Then: General Motors’ Futurama was one of the most celebrated — and influential — exhibits of the fair. According to author David Hillel Gelernter, “Futurama cared most about roads.” Superhighways would line the country and would “let you work, shop and play miles from home,” Gelertner wrote in “1939: The Lost World of the Fair.” This world of tomorrow would be based on the automobile, but it would be a much safer one where speeds on roads would be controlled to guarantee collisions would be avoided.
Now: Gelertner puts this vision, which largely has come true, in context: by the late 1930s, cars were seen as the most modern form of travel but far from ubiquitous. He says that less than 44 percent of Americans didn’t own a car. What the vision did get wrong: roads that would somehow be controlled and collisions avoided. However, that future may come to pass with driverless cars.
(Credit: New York Public Library)

Television

Then: On April 30, 1939, the day that
Then: On April 30, 1939, the day that New York’s World Fair opened, the American public was introduced to the first U.S. television broadcast as President Franklin D. Roosevelt delivered a speech to welcome thousands of attendees. Television sets at the fairgrounds at Flushing Meadows Park carried the live broadcast via the NBC network. Each day after brought new wonders from the magic box that became one of the main attractions of the “World of Tomorrow,” which the fair purported to showcase. No surprise that RCA began selling TV sets shortly after that first broadcast.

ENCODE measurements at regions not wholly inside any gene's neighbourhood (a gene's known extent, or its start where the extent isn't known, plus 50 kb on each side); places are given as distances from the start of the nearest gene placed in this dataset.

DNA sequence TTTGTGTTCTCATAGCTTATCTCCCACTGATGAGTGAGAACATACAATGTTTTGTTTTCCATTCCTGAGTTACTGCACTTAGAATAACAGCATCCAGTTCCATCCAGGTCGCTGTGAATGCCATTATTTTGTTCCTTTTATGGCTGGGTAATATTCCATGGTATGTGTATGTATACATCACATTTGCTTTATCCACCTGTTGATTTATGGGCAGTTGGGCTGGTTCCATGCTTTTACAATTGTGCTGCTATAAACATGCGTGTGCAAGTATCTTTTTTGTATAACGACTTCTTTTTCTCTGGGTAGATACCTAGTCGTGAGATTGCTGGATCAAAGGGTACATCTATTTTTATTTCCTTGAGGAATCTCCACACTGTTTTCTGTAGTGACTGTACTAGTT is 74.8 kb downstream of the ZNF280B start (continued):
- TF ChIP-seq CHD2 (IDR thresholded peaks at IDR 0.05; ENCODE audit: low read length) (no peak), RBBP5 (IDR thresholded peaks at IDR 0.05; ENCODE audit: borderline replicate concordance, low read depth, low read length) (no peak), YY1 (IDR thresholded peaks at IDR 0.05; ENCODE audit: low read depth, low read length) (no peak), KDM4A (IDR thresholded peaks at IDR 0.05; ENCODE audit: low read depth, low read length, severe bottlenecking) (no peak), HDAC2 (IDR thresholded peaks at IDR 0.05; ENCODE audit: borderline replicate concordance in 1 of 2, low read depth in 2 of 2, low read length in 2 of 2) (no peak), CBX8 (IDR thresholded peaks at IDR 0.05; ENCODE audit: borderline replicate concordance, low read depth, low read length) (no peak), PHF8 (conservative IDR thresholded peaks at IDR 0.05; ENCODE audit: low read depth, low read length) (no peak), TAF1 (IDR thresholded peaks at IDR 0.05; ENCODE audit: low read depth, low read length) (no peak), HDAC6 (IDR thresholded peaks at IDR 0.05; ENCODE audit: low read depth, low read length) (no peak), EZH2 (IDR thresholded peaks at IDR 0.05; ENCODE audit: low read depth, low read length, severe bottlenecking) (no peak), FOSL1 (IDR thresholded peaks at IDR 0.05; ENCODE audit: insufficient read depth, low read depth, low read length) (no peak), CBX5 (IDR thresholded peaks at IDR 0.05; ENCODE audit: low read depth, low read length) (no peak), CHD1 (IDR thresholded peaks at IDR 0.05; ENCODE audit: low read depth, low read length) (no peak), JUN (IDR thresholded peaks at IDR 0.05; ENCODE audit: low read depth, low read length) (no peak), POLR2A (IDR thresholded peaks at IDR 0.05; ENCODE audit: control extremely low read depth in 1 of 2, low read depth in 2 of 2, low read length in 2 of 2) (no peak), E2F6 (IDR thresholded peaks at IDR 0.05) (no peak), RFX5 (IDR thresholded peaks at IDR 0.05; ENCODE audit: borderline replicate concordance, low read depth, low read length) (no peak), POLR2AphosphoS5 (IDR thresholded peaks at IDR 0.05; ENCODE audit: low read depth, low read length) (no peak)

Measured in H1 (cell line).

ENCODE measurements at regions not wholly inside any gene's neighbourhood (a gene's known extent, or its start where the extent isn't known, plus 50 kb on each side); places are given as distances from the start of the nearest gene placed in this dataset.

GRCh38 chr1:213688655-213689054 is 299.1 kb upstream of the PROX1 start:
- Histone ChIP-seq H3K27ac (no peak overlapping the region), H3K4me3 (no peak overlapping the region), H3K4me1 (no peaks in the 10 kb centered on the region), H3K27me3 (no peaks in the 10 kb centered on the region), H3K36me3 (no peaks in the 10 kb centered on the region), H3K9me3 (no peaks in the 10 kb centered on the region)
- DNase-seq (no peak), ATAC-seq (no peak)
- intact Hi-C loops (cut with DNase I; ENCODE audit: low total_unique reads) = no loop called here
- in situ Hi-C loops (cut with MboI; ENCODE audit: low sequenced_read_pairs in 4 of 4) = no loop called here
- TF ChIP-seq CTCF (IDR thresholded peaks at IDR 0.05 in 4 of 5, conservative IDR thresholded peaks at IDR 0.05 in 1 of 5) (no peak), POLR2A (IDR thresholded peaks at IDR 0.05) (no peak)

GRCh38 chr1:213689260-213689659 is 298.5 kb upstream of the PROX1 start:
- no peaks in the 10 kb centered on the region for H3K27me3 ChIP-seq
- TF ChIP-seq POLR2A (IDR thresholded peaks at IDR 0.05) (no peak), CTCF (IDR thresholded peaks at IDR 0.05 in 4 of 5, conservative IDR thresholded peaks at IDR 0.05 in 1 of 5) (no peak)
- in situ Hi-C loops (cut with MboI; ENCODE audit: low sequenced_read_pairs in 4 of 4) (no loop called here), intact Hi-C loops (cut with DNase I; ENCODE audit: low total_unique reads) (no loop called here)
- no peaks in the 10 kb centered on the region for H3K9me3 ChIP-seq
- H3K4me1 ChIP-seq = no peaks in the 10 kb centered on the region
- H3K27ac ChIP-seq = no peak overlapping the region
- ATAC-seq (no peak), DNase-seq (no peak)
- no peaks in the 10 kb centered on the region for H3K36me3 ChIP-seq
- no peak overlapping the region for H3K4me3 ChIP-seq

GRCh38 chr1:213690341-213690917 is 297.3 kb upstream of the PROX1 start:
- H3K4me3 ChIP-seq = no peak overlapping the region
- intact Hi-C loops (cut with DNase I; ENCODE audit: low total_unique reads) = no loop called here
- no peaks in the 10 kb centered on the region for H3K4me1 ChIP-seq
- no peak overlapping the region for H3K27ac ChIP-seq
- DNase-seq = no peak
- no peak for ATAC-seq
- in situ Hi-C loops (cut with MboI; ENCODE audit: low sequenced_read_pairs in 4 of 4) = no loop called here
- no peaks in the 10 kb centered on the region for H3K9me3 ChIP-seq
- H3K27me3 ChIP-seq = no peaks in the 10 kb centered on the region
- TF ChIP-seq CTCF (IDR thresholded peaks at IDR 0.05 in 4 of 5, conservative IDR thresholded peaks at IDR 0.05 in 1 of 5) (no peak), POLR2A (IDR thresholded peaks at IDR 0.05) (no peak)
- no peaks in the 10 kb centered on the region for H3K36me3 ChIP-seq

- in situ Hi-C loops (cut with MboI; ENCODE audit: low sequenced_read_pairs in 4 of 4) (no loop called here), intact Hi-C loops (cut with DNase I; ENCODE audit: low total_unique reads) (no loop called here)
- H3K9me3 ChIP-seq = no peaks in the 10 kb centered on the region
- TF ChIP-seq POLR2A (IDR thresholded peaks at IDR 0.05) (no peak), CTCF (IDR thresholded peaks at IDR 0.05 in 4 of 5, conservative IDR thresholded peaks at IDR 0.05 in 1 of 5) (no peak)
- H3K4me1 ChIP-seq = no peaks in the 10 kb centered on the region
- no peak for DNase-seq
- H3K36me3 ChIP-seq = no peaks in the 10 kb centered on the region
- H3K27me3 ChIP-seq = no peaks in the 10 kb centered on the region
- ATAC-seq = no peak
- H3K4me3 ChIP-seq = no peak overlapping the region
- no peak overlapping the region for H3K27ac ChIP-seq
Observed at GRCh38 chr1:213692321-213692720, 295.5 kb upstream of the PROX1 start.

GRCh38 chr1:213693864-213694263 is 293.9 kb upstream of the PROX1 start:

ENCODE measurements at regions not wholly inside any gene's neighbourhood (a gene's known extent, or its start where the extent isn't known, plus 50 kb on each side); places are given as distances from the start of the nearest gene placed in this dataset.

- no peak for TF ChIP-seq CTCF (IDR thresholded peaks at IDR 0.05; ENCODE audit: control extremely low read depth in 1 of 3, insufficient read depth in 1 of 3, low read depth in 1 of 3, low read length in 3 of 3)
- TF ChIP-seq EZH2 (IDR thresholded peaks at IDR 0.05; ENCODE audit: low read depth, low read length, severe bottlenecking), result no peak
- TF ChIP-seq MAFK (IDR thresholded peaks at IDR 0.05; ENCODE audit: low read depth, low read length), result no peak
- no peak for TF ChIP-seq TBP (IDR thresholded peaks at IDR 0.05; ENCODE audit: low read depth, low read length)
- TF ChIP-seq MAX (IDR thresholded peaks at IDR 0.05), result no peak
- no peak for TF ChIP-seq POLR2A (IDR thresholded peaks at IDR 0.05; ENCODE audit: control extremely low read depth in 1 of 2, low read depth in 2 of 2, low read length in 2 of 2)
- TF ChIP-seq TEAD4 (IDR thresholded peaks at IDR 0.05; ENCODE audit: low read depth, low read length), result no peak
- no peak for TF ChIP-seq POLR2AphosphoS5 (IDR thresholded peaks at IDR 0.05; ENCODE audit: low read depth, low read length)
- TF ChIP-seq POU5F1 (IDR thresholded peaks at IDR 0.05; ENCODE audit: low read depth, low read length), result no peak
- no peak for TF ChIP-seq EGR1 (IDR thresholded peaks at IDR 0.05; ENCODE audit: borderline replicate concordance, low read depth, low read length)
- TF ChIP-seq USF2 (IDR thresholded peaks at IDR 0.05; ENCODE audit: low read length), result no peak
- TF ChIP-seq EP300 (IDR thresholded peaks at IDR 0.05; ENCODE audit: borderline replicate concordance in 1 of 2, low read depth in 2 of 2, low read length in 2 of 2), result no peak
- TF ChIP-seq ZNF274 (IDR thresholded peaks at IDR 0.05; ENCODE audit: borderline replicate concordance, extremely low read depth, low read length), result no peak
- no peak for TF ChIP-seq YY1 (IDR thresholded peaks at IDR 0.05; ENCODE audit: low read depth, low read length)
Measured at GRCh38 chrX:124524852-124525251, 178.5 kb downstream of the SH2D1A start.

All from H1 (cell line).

Now: TV technology has evolved rapidly over the decades, bringing us to today's flat screens and digital transmissions.
(Credit: New York Public Library)

Automatic dishwashers

Then:“The Battle of the Centuries” it was called:
Then:“The Battle of the Centuries” it was called: a competition between a Westinghouse automatic dishwasher and a homemaker (“Mrs. Drudge”). Can you guess the winner? The dishwasher was cheered as one of the best inventions of the fair and proved in more wondrous to many than Elektro the robot man.
Now: Well, the automatic dishwasher may have wowed New Yorkers in 1939 on stage at the fair but decades later many homes in the city still lack them. Of course, the world promised at the fair was also decidedly suburban — and there’s no lack of electric dishwashers there!
(Credit: New York Public Library)

Cellophane

Then: Cellophane was not introduced at the fair,
Then: Cellophane was not introduced at the fair, but DuPont featured it as one of its novel innovations in its exhibit which took the theme of "Better Things for Better Living — Through Chemistry." Cellophane was highlighted as a product with myriad new uses, however, including in fashion. DuPont also featured other sensations at its showcase, including nylon stockings.
Now: Cellophane is more likely to be found on food than fashion. However, some designers still believe they are pushing boundaries by incorporating cellophane in their fashion wear. For instance, Maison Martin Margiela has been known to feature the material in dresses as well as shoes. (Credit: New York Public Library)